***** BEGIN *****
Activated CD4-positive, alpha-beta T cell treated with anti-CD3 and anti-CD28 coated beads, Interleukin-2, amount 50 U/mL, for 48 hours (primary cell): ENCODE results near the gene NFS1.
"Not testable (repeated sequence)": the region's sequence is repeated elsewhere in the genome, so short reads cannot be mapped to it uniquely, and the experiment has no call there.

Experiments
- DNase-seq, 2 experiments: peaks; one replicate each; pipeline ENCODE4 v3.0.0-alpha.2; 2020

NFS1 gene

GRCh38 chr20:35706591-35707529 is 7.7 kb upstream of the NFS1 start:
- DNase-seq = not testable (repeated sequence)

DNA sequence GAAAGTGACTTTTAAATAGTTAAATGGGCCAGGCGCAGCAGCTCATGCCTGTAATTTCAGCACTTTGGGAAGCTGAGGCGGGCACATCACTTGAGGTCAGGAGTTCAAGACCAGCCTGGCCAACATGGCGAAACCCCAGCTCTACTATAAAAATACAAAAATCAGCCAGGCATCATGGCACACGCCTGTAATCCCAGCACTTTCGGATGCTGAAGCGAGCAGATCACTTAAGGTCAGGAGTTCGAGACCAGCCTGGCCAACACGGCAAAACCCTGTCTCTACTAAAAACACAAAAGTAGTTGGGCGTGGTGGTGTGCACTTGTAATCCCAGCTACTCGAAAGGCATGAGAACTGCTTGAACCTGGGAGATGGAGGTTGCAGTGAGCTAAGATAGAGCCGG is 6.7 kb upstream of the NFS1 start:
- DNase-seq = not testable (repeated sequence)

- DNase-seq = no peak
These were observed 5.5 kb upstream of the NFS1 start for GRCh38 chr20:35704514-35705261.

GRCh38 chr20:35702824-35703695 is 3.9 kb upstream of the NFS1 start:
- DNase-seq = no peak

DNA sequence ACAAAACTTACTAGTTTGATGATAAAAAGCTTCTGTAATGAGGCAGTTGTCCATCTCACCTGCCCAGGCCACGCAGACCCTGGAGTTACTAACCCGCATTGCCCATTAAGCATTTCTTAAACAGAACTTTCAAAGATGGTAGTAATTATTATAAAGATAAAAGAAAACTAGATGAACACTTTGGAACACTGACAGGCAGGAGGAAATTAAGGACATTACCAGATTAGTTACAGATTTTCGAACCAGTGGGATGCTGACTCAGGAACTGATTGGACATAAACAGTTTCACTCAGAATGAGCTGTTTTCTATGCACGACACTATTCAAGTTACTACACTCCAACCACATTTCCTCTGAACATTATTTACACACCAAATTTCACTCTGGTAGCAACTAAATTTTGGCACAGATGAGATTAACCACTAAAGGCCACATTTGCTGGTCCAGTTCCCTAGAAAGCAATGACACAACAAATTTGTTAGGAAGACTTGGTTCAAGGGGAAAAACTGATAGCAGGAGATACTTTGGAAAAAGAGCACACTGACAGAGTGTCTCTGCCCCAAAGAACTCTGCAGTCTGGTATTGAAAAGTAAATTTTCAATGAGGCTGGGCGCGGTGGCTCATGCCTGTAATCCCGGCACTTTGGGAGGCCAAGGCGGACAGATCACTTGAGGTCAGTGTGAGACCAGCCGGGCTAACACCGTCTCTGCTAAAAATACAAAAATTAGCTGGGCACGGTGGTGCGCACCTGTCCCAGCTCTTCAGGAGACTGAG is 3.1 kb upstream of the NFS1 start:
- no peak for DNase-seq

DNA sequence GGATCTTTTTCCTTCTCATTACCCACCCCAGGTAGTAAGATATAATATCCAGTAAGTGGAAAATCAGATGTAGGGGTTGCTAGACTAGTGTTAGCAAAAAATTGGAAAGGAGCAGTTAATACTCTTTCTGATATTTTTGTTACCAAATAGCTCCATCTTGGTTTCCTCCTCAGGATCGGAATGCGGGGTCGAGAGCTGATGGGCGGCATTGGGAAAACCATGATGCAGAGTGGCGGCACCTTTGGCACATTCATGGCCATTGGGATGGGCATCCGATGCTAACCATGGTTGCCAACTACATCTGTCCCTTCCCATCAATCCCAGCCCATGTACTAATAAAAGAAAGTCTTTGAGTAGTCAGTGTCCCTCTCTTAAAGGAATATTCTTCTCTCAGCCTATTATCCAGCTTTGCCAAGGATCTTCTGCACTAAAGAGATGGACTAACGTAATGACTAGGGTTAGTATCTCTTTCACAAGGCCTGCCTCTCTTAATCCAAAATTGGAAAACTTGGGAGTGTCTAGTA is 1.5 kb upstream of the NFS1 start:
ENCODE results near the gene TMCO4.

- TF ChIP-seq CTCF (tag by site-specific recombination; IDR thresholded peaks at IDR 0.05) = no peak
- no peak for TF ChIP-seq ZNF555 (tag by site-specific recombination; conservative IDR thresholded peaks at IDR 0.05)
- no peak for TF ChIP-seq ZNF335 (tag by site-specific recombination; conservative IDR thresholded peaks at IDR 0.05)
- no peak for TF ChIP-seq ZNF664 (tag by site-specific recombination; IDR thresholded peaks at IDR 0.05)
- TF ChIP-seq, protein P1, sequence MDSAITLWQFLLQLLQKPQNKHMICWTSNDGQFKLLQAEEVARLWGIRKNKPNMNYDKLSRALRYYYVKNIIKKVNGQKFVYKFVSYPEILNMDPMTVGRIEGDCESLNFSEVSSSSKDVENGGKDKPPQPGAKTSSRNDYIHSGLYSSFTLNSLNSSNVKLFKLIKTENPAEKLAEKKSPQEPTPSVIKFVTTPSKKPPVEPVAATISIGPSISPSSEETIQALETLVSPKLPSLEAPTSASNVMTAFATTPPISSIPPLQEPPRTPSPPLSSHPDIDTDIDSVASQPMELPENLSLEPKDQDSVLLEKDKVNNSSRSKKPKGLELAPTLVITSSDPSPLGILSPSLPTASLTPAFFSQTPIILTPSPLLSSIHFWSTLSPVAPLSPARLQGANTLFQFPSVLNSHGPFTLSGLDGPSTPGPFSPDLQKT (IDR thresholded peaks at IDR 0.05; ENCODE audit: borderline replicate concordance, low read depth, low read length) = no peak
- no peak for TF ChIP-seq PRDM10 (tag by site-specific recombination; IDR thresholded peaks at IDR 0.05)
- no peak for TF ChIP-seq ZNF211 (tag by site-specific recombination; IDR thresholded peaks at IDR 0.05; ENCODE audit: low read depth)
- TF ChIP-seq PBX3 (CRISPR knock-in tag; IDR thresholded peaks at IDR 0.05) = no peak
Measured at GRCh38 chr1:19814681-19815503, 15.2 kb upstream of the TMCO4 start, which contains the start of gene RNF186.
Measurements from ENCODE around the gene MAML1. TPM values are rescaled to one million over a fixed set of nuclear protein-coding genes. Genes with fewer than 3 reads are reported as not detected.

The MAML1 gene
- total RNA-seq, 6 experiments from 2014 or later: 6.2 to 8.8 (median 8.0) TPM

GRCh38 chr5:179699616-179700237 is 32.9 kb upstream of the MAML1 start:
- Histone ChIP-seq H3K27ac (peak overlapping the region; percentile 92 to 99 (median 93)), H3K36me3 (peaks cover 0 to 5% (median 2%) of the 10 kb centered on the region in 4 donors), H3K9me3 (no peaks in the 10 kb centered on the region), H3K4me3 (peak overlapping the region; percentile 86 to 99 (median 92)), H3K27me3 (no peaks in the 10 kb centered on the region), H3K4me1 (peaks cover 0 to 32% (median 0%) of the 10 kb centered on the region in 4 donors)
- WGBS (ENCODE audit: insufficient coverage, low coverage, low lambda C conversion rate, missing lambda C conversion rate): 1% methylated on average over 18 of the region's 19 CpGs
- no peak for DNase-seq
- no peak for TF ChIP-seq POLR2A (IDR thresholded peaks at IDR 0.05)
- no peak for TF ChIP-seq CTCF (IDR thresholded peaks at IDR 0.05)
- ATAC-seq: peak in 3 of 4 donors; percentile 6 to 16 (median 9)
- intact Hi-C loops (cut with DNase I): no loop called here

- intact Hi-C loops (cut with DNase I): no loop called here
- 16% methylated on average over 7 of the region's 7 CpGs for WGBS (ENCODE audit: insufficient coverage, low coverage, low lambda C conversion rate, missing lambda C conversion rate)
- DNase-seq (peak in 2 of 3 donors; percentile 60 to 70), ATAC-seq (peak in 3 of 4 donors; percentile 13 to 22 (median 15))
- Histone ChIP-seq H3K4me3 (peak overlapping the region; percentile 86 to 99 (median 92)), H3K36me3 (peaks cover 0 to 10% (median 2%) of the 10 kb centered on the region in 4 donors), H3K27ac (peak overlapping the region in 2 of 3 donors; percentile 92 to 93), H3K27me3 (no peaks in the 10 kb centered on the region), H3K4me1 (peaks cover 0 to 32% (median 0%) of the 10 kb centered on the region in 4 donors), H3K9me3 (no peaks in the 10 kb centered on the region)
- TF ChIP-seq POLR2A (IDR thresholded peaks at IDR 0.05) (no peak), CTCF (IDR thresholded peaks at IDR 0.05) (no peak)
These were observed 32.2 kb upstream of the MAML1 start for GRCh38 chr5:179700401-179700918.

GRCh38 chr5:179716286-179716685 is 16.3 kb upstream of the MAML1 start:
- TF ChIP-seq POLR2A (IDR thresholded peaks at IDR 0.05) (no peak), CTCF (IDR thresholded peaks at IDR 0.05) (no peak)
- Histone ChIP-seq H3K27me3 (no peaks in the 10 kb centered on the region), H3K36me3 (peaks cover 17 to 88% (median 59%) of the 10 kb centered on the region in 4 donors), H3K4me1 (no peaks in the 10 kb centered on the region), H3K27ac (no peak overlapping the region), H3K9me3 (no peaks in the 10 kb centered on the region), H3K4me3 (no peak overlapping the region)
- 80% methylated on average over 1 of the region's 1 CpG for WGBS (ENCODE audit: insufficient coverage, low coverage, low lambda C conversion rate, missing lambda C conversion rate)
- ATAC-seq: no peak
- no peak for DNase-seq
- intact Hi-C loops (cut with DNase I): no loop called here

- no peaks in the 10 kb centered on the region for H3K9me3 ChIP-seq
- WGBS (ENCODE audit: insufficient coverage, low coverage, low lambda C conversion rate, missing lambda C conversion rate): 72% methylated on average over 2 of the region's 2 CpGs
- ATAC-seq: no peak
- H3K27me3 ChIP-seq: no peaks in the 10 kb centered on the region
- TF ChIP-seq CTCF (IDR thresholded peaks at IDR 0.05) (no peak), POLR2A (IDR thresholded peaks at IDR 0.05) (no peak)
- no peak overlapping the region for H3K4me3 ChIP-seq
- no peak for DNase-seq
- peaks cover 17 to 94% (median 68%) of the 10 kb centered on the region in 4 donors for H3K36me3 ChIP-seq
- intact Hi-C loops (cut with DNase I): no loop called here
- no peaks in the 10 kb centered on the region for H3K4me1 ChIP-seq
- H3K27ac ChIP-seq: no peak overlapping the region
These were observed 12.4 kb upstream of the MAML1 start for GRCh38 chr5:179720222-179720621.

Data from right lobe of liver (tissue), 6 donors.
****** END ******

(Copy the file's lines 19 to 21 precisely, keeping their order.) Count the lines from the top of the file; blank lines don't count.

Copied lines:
- no peak for TF ChIP-seq ZNF555 (tag by site-specific recombination; conservative IDR thresholded peaks at IDR 0.05)
- no peak for TF ChIP-seq ZNF335 (tag by site-specific recombination; conservative IDR thresholded peaks at IDR 0.05)
- no peak for TF ChIP-seq ZNF664 (tag by site-specific recombination; IDR thresholded peaks at IDR 0.05)